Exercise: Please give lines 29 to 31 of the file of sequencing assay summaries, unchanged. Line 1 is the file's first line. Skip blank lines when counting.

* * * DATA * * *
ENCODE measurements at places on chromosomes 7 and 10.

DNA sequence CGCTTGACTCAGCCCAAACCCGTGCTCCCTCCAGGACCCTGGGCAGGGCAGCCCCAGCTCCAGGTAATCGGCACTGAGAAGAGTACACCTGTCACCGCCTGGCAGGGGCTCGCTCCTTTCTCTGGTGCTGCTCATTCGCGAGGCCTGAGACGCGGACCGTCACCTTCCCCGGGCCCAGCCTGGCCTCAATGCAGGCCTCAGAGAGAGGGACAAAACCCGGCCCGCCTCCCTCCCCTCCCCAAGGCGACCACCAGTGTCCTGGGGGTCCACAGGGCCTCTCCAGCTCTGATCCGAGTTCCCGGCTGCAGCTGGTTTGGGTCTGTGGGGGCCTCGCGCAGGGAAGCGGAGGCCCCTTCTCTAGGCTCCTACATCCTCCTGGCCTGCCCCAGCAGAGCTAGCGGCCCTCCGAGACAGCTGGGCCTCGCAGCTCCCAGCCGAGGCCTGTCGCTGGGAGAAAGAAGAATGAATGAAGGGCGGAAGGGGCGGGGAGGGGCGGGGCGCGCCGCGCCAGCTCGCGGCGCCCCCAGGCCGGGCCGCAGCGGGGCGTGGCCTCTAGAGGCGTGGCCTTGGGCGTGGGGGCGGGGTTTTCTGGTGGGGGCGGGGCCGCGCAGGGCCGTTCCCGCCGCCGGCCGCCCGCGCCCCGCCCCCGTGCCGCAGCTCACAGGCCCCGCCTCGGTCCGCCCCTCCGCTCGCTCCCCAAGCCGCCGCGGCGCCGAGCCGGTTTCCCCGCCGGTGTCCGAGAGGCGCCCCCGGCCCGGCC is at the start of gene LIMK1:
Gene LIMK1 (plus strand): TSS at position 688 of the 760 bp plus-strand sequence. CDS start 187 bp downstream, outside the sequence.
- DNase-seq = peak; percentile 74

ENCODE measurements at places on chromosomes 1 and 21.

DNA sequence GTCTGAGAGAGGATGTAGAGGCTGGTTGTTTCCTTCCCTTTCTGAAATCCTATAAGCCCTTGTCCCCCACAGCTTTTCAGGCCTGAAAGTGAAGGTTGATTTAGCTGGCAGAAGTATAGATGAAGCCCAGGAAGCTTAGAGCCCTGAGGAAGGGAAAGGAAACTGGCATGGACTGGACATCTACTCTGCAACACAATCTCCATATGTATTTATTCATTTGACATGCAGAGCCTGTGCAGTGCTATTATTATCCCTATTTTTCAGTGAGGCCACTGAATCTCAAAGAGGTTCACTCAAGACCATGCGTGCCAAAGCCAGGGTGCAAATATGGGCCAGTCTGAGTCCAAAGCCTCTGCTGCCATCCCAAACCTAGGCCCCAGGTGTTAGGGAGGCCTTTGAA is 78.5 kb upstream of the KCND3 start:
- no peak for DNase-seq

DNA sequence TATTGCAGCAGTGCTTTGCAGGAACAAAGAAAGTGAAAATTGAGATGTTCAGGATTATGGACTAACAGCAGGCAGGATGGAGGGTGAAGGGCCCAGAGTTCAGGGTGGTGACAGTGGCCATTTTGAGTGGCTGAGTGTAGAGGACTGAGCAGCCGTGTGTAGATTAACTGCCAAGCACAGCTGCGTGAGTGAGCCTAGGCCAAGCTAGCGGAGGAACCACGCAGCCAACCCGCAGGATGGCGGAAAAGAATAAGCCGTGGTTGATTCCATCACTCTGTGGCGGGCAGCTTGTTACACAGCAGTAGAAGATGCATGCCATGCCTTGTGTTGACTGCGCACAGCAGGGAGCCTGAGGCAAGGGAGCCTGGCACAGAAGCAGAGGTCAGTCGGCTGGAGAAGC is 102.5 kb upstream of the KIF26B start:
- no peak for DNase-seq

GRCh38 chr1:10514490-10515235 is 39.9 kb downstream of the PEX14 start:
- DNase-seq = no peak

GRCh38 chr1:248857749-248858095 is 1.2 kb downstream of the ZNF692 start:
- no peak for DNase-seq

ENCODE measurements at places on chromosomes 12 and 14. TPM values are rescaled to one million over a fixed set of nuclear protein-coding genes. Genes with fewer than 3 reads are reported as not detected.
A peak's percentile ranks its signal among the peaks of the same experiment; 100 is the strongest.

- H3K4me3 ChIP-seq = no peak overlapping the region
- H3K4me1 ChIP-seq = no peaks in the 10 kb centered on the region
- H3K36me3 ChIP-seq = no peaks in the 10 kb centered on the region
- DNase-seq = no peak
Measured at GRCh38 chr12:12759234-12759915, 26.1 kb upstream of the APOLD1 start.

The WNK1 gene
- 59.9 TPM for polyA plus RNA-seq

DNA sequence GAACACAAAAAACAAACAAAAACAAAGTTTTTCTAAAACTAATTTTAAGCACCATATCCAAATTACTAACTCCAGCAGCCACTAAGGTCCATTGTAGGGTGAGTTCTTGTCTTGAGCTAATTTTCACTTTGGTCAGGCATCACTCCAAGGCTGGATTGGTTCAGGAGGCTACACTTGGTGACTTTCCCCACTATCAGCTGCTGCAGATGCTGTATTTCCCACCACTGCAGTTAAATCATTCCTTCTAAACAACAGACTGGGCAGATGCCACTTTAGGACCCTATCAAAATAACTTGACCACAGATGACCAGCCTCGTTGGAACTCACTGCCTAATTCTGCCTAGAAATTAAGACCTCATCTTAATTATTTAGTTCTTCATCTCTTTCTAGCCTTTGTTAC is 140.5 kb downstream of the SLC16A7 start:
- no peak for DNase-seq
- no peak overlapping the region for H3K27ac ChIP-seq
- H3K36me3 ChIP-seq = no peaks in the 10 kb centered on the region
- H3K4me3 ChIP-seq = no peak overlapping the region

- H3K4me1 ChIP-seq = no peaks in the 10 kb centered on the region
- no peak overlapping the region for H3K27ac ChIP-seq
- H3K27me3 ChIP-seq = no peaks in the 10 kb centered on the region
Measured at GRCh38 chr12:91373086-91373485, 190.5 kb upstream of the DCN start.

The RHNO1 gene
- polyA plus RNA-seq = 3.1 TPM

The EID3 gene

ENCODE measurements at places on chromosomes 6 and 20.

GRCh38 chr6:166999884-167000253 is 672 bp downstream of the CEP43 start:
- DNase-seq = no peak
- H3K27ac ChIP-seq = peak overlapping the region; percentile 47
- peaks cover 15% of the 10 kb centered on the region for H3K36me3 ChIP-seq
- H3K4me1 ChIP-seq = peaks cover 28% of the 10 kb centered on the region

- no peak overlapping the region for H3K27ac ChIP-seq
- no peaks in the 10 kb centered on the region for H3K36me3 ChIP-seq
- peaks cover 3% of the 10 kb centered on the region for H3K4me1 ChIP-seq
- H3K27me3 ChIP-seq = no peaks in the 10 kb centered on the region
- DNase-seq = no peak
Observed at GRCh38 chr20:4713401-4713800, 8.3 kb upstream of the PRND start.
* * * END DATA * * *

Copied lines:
- no peak overlapping the region for H3K27ac ChIP-seq
- H3K27me3 ChIP-seq = no peaks in the 10 kb centered on the region
Measured at GRCh38 chr12:91373086-91373485, 190.5 kb upstream of the DCN start.